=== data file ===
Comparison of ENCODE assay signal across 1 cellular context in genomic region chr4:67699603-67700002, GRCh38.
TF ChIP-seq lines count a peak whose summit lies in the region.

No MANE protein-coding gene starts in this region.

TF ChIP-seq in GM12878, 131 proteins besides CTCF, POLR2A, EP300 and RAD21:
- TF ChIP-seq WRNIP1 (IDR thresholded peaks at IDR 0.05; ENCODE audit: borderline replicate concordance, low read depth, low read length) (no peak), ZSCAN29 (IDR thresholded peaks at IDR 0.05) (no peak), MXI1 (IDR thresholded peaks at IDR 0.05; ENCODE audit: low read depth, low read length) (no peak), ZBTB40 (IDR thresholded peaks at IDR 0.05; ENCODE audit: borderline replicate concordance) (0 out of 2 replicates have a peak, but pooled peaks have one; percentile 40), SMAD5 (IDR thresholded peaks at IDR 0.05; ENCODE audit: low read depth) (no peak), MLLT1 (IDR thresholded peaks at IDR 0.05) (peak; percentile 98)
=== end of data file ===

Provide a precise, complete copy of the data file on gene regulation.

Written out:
Comparison of ENCODE assay signal across 1 cellular context in genomic region chr4:67699603-67700002, GRCh38.
TF ChIP-seq lines count a peak whose summit lies in the region.

No MANE protein-coding gene starts in this region.

TF ChIP-seq in GM12878, 131 proteins besides CTCF, POLR2A, EP300 and RAD21:
- TF ChIP-seq WRNIP1 (IDR thresholded peaks at IDR 0.05; ENCODE audit: borderline replicate concordance, low read depth, low read length) (no peak), ZSCAN29 (IDR thresholded peaks at IDR 0.05) (no peak), MXI1 (IDR thresholded peaks at IDR 0.05; ENCODE audit: low read depth, low read length) (no peak), ZBTB40 (IDR thresholded peaks at IDR 0.05; ENCODE audit: borderline replicate concordance) (0 out of 2 replicates have a peak, but pooled peaks have one; percentile 40), SMAD5 (IDR thresholded peaks at IDR 0.05; ENCODE audit: low read depth) (no peak), MLLT1 (IDR thresholded peaks at IDR 0.05) (peak; percentile 98)